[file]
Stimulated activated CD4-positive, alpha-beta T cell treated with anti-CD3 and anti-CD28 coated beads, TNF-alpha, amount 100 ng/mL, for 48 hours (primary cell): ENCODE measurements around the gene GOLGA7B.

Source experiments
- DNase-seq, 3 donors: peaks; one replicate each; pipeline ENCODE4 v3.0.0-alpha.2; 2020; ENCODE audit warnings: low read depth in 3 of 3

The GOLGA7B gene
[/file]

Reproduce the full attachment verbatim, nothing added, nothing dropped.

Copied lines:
Stimulated activated CD4-positive, alpha-beta T cell treated with anti-CD3 and anti-CD28 coated beads, TNF-alpha, amount 100 ng/mL, for 48 hours (primary cell): ENCODE measurements around the gene GOLGA7B.

Source experiments
- DNase-seq, 3 donors: peaks; one replicate each; pipeline ENCODE4 v3.0.0-alpha.2; 2020; ENCODE audit warnings: low read depth in 3 of 3

The GOLGA7B gene